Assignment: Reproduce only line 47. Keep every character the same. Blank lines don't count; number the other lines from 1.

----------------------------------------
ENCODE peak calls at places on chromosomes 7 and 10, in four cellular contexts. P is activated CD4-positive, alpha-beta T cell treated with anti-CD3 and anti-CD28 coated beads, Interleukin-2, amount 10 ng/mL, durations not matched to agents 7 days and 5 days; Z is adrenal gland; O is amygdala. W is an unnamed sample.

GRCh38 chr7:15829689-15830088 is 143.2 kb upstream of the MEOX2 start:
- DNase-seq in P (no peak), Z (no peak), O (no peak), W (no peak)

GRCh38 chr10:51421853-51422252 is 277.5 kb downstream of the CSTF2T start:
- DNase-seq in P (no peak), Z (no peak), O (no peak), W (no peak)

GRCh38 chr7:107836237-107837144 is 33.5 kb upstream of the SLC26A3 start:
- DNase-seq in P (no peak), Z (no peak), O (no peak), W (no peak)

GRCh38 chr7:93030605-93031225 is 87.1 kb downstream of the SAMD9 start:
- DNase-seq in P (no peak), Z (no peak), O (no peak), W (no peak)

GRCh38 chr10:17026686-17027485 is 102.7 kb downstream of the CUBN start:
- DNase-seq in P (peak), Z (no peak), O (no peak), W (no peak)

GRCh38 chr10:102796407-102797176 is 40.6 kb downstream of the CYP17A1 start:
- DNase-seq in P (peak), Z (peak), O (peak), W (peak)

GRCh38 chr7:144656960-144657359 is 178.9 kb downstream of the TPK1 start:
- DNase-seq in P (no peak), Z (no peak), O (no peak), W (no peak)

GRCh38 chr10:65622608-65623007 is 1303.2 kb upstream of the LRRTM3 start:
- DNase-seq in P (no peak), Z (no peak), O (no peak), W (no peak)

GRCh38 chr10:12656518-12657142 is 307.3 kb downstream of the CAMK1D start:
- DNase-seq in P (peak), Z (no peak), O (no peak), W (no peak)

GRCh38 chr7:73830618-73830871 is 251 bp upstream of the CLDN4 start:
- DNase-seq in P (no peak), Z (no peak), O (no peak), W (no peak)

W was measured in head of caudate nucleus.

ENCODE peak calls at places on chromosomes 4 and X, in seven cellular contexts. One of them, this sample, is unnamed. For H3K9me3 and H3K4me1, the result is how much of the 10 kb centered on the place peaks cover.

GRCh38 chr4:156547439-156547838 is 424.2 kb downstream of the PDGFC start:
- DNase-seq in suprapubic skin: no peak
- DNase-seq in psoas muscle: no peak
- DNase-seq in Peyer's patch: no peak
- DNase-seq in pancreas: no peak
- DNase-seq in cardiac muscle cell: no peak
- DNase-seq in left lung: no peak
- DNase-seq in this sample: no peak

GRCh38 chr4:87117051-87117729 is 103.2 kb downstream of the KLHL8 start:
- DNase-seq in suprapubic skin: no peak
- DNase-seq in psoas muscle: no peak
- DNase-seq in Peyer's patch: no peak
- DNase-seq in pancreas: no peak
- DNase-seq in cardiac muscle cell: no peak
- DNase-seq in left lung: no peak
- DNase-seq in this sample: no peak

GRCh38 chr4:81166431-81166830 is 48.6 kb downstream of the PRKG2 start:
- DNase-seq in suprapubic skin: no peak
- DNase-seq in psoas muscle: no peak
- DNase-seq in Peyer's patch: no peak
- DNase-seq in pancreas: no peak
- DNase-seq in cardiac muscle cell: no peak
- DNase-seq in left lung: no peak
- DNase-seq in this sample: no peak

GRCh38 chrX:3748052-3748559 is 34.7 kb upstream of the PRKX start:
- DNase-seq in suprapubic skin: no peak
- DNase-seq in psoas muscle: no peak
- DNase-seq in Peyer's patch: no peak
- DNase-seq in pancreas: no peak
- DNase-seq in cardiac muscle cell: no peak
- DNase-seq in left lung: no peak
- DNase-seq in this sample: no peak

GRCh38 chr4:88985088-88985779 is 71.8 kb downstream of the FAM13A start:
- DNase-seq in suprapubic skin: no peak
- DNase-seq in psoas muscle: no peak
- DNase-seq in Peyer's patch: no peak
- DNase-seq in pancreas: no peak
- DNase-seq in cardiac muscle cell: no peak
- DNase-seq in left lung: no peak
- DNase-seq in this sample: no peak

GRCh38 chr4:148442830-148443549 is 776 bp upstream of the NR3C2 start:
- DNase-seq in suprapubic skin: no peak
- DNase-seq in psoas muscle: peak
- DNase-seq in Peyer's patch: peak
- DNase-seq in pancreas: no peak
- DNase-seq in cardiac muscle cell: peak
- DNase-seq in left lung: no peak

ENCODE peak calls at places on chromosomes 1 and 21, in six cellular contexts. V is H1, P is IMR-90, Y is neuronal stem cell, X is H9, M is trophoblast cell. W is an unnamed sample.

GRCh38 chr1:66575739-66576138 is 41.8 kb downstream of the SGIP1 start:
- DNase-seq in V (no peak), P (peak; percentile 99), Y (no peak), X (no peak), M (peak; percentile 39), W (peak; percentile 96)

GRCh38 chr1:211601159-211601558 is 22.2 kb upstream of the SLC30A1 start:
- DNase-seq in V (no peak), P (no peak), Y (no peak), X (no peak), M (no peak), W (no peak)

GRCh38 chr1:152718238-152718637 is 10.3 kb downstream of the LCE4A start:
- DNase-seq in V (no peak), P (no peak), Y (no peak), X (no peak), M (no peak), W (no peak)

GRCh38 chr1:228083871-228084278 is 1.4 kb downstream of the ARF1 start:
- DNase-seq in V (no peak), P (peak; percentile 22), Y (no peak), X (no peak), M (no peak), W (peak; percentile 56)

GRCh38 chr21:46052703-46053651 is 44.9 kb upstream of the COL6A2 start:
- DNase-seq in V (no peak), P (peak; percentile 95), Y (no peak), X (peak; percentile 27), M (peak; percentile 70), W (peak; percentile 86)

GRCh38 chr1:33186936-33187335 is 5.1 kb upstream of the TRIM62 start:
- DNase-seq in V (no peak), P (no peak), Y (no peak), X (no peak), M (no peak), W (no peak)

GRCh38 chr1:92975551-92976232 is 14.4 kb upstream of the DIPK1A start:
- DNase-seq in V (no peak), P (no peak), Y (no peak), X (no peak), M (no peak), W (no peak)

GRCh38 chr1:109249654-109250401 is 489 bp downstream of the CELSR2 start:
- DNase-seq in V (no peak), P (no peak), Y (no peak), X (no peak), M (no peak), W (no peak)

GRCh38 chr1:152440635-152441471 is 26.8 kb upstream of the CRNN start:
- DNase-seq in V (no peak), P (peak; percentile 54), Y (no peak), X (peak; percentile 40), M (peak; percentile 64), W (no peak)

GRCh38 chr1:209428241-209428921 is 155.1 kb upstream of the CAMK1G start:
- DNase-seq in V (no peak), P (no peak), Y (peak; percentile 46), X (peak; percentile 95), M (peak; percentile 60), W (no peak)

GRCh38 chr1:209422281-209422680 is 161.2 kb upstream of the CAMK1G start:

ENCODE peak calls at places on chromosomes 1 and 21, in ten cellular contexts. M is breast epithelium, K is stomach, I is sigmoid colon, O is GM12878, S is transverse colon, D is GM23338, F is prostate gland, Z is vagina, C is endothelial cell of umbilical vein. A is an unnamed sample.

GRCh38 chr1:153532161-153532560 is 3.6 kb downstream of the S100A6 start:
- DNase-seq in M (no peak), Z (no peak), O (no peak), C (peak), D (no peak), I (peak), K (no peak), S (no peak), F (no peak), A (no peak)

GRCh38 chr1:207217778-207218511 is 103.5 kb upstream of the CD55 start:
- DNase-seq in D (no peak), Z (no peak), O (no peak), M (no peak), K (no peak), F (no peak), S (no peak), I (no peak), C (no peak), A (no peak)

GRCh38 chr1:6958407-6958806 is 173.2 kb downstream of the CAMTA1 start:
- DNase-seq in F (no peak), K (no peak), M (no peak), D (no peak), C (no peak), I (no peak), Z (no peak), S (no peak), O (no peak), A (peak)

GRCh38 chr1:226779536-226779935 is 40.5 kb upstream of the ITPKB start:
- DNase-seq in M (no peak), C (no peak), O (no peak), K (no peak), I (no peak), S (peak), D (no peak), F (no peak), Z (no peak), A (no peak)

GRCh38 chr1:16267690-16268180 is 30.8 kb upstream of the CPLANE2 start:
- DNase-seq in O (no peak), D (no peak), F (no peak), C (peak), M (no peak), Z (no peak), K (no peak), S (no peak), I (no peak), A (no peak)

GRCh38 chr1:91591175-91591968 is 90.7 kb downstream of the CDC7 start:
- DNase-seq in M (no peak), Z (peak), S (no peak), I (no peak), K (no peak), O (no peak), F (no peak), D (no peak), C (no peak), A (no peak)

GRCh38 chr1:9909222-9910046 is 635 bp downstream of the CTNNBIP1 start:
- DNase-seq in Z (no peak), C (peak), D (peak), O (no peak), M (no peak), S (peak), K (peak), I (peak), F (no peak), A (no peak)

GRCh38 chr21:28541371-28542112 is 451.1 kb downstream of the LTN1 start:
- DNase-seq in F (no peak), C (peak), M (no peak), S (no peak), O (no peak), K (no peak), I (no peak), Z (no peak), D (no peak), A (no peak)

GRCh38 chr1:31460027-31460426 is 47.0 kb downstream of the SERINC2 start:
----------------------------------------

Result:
- DNase-seq in this sample: no peak